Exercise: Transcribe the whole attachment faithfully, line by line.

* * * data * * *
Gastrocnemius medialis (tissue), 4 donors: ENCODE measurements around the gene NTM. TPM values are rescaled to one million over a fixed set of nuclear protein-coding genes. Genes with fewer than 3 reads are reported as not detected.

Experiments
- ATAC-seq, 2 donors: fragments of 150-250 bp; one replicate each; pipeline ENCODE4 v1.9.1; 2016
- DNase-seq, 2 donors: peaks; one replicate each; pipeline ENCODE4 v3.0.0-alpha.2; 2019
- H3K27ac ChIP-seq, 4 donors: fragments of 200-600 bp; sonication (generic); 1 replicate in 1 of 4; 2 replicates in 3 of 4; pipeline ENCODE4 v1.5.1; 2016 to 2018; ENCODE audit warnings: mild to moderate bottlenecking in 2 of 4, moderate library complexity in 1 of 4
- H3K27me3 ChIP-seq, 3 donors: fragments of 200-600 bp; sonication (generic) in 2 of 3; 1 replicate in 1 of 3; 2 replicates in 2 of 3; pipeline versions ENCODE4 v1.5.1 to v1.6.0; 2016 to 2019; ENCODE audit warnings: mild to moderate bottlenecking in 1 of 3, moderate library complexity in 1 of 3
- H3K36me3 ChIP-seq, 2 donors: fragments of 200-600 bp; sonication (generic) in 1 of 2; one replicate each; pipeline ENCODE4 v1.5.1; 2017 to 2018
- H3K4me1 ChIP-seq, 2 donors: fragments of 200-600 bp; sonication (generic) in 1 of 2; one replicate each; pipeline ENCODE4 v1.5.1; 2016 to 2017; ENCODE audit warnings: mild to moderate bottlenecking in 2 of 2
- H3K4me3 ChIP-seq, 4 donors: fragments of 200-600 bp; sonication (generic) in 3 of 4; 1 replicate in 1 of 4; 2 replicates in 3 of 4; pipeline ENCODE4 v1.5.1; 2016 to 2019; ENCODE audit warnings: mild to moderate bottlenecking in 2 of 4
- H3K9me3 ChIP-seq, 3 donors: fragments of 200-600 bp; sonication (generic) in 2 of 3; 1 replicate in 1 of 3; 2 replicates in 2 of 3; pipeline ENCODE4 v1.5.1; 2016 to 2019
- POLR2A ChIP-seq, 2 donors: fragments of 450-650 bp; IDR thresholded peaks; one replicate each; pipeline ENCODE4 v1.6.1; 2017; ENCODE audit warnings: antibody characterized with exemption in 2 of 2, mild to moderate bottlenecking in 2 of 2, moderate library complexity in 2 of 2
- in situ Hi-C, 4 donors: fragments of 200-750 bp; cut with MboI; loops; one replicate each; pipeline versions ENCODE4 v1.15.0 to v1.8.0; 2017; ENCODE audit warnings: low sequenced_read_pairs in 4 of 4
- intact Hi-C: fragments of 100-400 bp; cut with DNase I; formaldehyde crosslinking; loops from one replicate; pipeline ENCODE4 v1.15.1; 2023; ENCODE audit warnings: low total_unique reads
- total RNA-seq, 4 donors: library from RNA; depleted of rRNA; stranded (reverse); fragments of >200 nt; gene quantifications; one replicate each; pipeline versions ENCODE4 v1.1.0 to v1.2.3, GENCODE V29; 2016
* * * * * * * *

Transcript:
Gastrocnemius medialis (tissue), 4 donors: ENCODE measurements around the gene NTM. TPM values are rescaled to one million over a fixed set of nuclear protein-coding genes. Genes with fewer than 3 reads are reported as not detected.

Experiments
- ATAC-seq, 2 donors: fragments of 150-250 bp; one replicate each; pipeline ENCODE4 v1.9.1; 2016
- DNase-seq, 2 donors: peaks; one replicate each; pipeline ENCODE4 v3.0.0-alpha.2; 2019
- H3K27ac ChIP-seq, 4 donors: fragments of 200-600 bp; sonication (generic); 1 replicate in 1 of 4; 2 replicates in 3 of 4; pipeline ENCODE4 v1.5.1; 2016 to 2018; ENCODE audit warnings: mild to moderate bottlenecking in 2 of 4, moderate library complexity in 1 of 4
- H3K27me3 ChIP-seq, 3 donors: fragments of 200-600 bp; sonication (generic) in 2 of 3; 1 replicate in 1 of 3; 2 replicates in 2 of 3; pipeline versions ENCODE4 v1.5.1 to v1.6.0; 2016 to 2019; ENCODE audit warnings: mild to moderate bottlenecking in 1 of 3, moderate library complexity in 1 of 3
- H3K36me3 ChIP-seq, 2 donors: fragments of 200-600 bp; sonication (generic) in 1 of 2; one replicate each; pipeline ENCODE4 v1.5.1; 2017 to 2018
- H3K4me1 ChIP-seq, 2 donors: fragments of 200-600 bp; sonication (generic) in 1 of 2; one replicate each; pipeline ENCODE4 v1.5.1; 2016 to 2017; ENCODE audit warnings: mild to moderate bottlenecking in 2 of 2
- H3K4me3 ChIP-seq, 4 donors: fragments of 200-600 bp; sonication (generic) in 3 of 4; 1 replicate in 1 of 4; 2 replicates in 3 of 4; pipeline ENCODE4 v1.5.1; 2016 to 2019; ENCODE audit warnings: mild to moderate bottlenecking in 2 of 4
- H3K9me3 ChIP-seq, 3 donors: fragments of 200-600 bp; sonication (generic) in 2 of 3; 1 replicate in 1 of 3; 2 replicates in 2 of 3; pipeline ENCODE4 v1.5.1; 2016 to 2019
- POLR2A ChIP-seq, 2 donors: fragments of 450-650 bp; IDR thresholded peaks; one replicate each; pipeline ENCODE4 v1.6.1; 2017; ENCODE audit warnings: antibody characterized with exemption in 2 of 2, mild to moderate bottlenecking in 2 of 2, moderate library complexity in 2 of 2
- in situ Hi-C, 4 donors: fragments of 200-750 bp; cut with MboI; loops; one replicate each; pipeline versions ENCODE4 v1.15.0 to v1.8.0; 2017; ENCODE audit warnings: low sequenced_read_pairs in 4 of 4
- intact Hi-C: fragments of 100-400 bp; cut with DNase I; formaldehyde crosslinking; loops from one replicate; pipeline ENCODE4 v1.15.1; 2023; ENCODE audit warnings: low total_unique reads
- total RNA-seq, 4 donors: library from RNA; depleted of rRNA; stranded (reverse); fragments of >200 nt; gene quantifications; one replicate each; pipeline versions ENCODE4 v1.1.0 to v1.2.3, GENCODE V29; 2016